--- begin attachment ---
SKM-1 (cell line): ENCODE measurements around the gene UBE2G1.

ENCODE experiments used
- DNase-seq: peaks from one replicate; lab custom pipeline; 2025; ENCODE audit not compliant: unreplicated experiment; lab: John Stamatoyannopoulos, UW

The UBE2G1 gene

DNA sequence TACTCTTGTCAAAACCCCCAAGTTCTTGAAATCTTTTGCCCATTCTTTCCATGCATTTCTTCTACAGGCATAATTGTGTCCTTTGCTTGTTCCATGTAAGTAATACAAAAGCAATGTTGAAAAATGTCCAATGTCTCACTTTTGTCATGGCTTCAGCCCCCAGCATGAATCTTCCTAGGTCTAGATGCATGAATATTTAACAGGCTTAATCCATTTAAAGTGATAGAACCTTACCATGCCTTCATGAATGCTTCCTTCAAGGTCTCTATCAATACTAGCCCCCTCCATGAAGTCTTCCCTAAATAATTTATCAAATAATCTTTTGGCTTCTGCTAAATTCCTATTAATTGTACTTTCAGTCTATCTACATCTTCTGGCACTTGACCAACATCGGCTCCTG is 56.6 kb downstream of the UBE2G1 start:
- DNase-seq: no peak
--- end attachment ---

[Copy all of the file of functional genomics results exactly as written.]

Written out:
SKM-1 (cell line): ENCODE measurements around the gene UBE2G1.

ENCODE experiments used
- DNase-seq: peaks from one replicate; lab custom pipeline; 2025; ENCODE audit not compliant: unreplicated experiment; lab: John Stamatoyannopoulos, UW

The UBE2G1 gene

DNA sequence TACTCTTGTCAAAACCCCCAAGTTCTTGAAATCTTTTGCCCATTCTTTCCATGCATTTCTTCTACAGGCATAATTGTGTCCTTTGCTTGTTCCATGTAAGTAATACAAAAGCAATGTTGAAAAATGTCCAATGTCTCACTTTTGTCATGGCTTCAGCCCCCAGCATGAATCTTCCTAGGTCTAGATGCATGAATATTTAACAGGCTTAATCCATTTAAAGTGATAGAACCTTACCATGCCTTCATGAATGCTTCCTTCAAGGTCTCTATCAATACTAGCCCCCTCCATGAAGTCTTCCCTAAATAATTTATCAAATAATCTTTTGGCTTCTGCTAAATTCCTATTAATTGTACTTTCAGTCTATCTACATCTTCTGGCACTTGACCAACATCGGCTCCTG is 56.6 kb downstream of the UBE2G1 start:
- DNase-seq: no peak